British music video director David Slade rose to prominence with teen revenge thriller Hard Candy and gory vampire actioner 30 Days of Night – projects which made him the ideal pick to helm the third movie in the hugely successful high school vamp epic The Twilight Saga: Eclipse.
Did you get the job because you have previous experience with both teens and vampires?
‘It can’t have hurt. I’d done videos for Muse – [Twilight author] Stephenie Meyer’s favourite band – I’d done a vampire movie and a strong teen drama, so I had the résumé.’
Was it a surprise, considering the violent tone of your other work?
‘When you go in to meet for a film you very quickly get past what you’ve done and get on to what you will do. They look at your craft and your ability. I’m sure there were several directors in the running who had the same skills, if not better, but I talked about my vision for the film, and before I knew it they were sending me to the set of New Moon to meet Rob [Pattinson] and Kristen [Stewart], then off to meet Stephenie.’
Were you wary of agreeing to work on such a tightly controlled franchise?
‘It’s like jumping into the abyss. I think if you have too much fear you’re never going to break ground or develop. So I said, maybe I’m going to have the s*** kicked out of me, but I’m going to learn loads. Plus the material’s really interesting and I’m not going to get offered another romance any time soon, so I jumped.’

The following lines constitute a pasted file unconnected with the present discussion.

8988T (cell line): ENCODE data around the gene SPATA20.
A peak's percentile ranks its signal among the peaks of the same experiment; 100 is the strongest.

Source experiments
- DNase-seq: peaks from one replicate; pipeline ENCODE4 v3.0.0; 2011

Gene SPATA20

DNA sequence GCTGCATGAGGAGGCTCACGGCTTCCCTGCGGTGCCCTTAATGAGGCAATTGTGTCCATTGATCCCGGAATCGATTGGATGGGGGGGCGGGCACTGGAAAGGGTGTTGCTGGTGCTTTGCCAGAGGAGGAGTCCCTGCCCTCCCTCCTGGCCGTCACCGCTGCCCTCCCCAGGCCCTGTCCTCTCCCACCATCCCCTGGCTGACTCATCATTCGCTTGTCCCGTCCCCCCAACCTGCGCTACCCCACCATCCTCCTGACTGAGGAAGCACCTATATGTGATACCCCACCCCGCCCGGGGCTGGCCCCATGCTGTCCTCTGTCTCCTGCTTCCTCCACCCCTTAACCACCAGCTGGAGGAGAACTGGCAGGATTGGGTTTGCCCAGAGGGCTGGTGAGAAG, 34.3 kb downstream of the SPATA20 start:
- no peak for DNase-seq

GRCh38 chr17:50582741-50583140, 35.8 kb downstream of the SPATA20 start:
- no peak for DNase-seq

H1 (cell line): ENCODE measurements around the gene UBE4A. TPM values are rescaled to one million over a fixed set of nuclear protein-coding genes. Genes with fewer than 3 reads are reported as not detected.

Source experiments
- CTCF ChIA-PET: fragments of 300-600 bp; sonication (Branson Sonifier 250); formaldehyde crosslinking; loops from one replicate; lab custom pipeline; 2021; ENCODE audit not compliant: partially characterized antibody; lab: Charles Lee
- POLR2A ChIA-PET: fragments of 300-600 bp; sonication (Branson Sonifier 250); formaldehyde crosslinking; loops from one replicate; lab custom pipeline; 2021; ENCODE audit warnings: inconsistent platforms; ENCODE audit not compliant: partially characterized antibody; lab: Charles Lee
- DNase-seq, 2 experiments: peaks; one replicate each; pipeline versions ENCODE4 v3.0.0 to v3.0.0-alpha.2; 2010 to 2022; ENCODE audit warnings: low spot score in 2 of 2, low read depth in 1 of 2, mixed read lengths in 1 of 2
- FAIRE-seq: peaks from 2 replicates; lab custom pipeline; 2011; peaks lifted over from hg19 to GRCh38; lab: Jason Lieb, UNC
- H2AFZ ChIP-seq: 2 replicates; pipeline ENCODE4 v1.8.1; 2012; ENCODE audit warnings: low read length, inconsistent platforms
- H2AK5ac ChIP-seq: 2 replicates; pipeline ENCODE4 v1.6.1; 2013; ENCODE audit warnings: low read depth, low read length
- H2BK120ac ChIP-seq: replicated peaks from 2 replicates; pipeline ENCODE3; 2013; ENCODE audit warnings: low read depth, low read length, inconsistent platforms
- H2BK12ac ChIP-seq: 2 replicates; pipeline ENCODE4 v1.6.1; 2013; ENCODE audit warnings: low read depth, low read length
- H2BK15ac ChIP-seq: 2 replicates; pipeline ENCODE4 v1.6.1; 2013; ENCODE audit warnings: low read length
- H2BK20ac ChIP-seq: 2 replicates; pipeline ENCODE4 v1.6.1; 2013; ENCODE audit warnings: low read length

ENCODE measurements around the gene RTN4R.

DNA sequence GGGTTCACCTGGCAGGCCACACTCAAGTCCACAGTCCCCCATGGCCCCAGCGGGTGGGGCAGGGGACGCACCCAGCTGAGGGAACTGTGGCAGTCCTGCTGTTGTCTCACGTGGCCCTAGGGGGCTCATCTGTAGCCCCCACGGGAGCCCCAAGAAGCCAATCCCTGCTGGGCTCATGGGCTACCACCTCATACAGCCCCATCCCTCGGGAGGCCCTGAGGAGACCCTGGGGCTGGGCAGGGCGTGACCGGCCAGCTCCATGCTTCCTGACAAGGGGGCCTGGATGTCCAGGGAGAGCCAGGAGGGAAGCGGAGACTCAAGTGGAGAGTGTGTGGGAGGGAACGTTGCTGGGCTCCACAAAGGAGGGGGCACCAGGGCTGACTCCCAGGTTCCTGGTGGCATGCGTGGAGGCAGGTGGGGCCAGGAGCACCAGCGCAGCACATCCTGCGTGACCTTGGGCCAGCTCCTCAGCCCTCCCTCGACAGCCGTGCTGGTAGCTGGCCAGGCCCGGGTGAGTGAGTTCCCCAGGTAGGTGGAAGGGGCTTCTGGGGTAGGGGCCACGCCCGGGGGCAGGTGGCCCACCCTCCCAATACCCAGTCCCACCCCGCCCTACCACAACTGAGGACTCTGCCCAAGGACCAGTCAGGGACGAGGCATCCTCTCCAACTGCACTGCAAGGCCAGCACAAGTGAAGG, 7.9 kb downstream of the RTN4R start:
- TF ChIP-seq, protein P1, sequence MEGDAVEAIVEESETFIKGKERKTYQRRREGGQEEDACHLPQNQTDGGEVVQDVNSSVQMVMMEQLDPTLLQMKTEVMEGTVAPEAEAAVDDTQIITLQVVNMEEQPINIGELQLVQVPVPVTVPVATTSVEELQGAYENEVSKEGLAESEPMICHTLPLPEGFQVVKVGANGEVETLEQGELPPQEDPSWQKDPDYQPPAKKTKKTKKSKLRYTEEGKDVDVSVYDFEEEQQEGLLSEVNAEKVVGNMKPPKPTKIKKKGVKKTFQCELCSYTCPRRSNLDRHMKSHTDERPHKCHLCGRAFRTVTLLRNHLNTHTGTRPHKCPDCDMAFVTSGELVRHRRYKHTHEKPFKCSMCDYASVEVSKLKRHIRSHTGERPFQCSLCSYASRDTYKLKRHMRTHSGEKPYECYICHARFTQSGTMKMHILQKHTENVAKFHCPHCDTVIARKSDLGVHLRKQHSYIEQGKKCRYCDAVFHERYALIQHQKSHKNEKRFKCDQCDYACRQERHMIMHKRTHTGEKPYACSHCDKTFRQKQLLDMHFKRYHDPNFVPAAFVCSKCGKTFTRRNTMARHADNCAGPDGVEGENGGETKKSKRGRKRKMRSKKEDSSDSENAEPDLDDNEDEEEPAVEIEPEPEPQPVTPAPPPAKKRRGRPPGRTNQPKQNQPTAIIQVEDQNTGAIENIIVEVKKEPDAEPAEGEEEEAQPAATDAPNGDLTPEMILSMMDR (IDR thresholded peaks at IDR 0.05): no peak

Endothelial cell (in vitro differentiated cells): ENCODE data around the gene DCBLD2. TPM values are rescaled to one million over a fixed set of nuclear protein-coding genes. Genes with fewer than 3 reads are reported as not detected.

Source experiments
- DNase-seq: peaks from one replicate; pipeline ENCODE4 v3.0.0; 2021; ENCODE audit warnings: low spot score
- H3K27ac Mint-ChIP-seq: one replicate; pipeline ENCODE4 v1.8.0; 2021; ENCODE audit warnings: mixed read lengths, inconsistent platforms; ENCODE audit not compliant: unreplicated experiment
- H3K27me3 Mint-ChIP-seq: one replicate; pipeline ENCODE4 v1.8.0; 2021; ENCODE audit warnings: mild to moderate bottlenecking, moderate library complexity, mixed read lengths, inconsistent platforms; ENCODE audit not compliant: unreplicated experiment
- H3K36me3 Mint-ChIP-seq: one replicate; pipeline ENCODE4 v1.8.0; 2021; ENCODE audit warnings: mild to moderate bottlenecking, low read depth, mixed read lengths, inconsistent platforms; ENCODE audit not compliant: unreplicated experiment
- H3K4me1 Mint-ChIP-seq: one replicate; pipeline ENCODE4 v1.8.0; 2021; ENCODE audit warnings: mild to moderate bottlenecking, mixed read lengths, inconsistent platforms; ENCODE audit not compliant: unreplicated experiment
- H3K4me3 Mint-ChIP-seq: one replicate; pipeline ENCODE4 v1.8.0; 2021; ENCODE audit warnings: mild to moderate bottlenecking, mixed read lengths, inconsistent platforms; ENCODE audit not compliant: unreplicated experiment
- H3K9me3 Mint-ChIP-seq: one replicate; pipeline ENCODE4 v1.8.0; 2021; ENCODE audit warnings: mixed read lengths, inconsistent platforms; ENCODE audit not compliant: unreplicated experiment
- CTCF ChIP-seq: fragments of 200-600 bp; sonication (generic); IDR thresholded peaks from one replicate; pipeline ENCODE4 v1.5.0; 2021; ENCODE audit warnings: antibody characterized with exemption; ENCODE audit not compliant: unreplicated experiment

Did the rabid fanbase add another layer of pressure?
‘I took on this film before New Moon came out. Twilight was a cult film, and the books were huge, but after New Moon it really blew up. So when I took it on, it wasn’t everywhere, it wasn’t the biggest phenomenon in the world. It was more in the back of my mind than on my shoulders. But I can’t forget that this is beloved by probably a billion people.’
How did you go about putting your own stamp on the material?
‘I had a really clear picture of the film I wanted to make. We had a very tight schedule, so I wanted it worked out. I wanted everyone to agree on what we were shooting. The actors have done it twice before, and you’ve got to have respect for that. I met them all one-on-one and heard all their thoughts, what they liked or didn’t like about their performances, their experiences on the previous films and suggesting things I’d like them to consider changing. It was a very collaborative process. Then when we’re on set we don’t have to sit around discussing motivation. We can focus.’
Do you feel responsible for the way the film’s audience might respond to some of the material in it?
‘Ah, the abstinence issue. I think as a filmmaker you’re always responsible for your film. For me it’s less about abstinence than about finding the natural rhythm to a relationship, which I think is important.’
The Twilight Saga: Eclipse is in cinemas now